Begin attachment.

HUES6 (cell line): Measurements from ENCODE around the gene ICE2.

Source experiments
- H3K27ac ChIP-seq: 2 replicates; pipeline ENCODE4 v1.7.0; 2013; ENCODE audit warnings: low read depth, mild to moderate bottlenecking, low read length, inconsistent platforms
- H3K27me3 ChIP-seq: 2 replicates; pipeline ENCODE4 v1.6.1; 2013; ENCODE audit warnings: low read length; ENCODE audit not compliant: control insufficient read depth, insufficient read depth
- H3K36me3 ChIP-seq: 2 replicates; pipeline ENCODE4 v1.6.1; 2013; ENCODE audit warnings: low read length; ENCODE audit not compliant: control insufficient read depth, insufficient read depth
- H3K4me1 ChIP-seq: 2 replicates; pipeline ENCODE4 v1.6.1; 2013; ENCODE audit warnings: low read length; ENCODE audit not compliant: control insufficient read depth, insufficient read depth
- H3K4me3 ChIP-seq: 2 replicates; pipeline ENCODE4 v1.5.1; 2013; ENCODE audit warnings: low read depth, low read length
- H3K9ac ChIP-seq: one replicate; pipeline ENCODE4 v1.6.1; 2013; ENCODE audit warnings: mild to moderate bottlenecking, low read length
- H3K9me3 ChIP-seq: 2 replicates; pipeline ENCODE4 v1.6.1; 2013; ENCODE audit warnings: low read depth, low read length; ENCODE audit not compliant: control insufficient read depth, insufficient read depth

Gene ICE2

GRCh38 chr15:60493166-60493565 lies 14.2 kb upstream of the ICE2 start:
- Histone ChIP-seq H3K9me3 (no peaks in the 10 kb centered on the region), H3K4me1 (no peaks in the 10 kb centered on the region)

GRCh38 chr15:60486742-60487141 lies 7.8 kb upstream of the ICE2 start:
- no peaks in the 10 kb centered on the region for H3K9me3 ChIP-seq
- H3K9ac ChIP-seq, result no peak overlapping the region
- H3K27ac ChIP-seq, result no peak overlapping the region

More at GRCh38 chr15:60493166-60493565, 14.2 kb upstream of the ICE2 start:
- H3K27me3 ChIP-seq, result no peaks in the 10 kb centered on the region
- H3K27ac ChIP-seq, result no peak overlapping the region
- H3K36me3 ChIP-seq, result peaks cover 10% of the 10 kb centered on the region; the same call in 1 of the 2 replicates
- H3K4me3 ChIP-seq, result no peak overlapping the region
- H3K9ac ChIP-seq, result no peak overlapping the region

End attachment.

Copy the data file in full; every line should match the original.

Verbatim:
HUES6 (cell line): Measurements from ENCODE around the gene ICE2.

Source experiments
- H3K27ac ChIP-seq: 2 replicates; pipeline ENCODE4 v1.7.0; 2013; ENCODE audit warnings: low read depth, mild to moderate bottlenecking, low read length, inconsistent platforms
- H3K27me3 ChIP-seq: 2 replicates; pipeline ENCODE4 v1.6.1; 2013; ENCODE audit warnings: low read length; ENCODE audit not compliant: control insufficient read depth, insufficient read depth
- H3K36me3 ChIP-seq: 2 replicates; pipeline ENCODE4 v1.6.1; 2013; ENCODE audit warnings: low read length; ENCODE audit not compliant: control insufficient read depth, insufficient read depth
- H3K4me1 ChIP-seq: 2 replicates; pipeline ENCODE4 v1.6.1; 2013; ENCODE audit warnings: low read length; ENCODE audit not compliant: control insufficient read depth, insufficient read depth
- H3K4me3 ChIP-seq: 2 replicates; pipeline ENCODE4 v1.5.1; 2013; ENCODE audit warnings: low read depth, low read length
- H3K9ac ChIP-seq: one replicate; pipeline ENCODE4 v1.6.1; 2013; ENCODE audit warnings: mild to moderate bottlenecking, low read length
- H3K9me3 ChIP-seq: 2 replicates; pipeline ENCODE4 v1.6.1; 2013; ENCODE audit warnings: low read depth, low read length; ENCODE audit not compliant: control insufficient read depth, insufficient read depth

Gene ICE2

GRCh38 chr15:60493166-60493565 lies 14.2 kb upstream of the ICE2 start:
- Histone ChIP-seq H3K9me3 (no peaks in the 10 kb centered on the region), H3K4me1 (no peaks in the 10 kb centered on the region)

GRCh38 chr15:60486742-60487141 lies 7.8 kb upstream of the ICE2 start:
- no peaks in the 10 kb centered on the region for H3K9me3 ChIP-seq
- H3K9ac ChIP-seq, result no peak overlapping the region
- H3K27ac ChIP-seq, result no peak overlapping the region

More at GRCh38 chr15:60493166-60493565, 14.2 kb upstream of the ICE2 start:
- H3K27me3 ChIP-seq, result no peaks in the 10 kb centered on the region
- H3K27ac ChIP-seq, result no peak overlapping the region
- H3K36me3 ChIP-seq, result peaks cover 10% of the 10 kb centered on the region; the same call in 1 of the 2 replicates
- H3K4me3 ChIP-seq, result no peak overlapping the region
- H3K9ac ChIP-seq, result no peak overlapping the region